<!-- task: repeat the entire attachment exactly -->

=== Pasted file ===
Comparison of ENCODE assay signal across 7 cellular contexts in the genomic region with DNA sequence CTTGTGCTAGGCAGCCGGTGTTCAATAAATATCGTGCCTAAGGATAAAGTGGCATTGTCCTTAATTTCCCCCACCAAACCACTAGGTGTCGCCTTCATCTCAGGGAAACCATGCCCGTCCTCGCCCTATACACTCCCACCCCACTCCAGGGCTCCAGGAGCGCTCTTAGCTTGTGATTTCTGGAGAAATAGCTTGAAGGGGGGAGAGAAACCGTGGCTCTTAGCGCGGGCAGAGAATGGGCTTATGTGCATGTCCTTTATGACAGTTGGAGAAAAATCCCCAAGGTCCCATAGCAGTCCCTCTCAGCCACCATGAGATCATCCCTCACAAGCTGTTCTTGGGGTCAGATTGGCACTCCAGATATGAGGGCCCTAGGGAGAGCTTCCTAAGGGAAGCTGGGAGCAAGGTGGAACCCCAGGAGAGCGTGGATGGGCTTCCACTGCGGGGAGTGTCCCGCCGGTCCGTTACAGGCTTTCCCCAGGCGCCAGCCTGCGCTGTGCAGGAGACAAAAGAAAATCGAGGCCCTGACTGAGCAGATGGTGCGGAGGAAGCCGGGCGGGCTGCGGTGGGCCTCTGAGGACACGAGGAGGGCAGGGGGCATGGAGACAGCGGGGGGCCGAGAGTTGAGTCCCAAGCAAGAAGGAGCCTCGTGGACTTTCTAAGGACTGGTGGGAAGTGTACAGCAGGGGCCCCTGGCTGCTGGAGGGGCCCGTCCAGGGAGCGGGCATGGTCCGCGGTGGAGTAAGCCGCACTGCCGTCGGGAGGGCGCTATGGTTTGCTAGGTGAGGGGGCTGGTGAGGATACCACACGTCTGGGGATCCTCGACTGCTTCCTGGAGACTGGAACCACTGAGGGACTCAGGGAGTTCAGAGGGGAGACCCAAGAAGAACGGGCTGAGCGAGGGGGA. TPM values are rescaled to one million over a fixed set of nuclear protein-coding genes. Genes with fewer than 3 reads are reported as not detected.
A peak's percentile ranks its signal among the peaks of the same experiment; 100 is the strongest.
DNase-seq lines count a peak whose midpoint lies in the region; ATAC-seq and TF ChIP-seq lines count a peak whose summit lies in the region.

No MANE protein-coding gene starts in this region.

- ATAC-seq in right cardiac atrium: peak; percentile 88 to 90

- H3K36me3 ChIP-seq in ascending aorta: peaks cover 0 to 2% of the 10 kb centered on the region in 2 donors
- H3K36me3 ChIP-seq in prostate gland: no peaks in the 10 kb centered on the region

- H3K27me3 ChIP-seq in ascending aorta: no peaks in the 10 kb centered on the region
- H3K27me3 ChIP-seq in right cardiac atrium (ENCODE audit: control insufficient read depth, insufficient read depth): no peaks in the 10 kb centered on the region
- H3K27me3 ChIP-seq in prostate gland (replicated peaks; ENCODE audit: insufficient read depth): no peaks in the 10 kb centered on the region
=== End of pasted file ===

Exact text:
Comparison of ENCODE assay signal across 7 cellular contexts in the genomic region with DNA sequence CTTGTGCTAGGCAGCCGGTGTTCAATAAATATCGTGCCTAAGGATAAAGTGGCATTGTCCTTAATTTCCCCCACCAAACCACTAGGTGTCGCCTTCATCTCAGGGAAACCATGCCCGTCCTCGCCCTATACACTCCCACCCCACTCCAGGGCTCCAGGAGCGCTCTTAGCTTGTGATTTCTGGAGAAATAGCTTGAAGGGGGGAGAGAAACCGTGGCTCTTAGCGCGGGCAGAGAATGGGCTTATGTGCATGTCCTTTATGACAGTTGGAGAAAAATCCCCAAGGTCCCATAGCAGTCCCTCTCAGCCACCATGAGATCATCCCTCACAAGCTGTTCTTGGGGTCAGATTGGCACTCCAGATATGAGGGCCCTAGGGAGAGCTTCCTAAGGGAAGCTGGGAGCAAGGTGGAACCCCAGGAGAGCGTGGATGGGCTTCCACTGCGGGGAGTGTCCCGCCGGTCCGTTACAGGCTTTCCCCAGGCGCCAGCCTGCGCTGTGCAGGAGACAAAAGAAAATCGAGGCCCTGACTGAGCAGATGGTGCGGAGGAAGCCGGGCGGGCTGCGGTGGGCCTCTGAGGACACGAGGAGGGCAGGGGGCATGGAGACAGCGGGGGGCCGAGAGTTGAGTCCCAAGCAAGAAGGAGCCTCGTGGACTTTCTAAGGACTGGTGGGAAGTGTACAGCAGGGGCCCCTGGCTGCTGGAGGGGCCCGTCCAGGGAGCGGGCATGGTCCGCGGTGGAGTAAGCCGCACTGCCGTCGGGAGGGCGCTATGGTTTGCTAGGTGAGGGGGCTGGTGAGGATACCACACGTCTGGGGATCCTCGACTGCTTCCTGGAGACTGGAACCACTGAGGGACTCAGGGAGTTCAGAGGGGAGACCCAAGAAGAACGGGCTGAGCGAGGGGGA. TPM values are rescaled to one million over a fixed set of nuclear protein-coding genes. Genes with fewer than 3 reads are reported as not detected.
A peak's percentile ranks its signal among the peaks of the same experiment; 100 is the strongest.
DNase-seq lines count a peak whose midpoint lies in the region; ATAC-seq and TF ChIP-seq lines count a peak whose summit lies in the region.

No MANE protein-coding gene starts in this region.

- ATAC-seq in right cardiac atrium: peak; percentile 88 to 90

- H3K36me3 ChIP-seq in ascending aorta: peaks cover 0 to 2% of the 10 kb centered on the region in 2 donors
- H3K36me3 ChIP-seq in prostate gland: no peaks in the 10 kb centered on the region

- H3K27me3 ChIP-seq in ascending aorta: no peaks in the 10 kb centered on the region
- H3K27me3 ChIP-seq in right cardiac atrium (ENCODE audit: control insufficient read depth, insufficient read depth): no peaks in the 10 kb centered on the region
- H3K27me3 ChIP-seq in prostate gland (replicated peaks; ENCODE audit: insufficient read depth): no peaks in the 10 kb centered on the region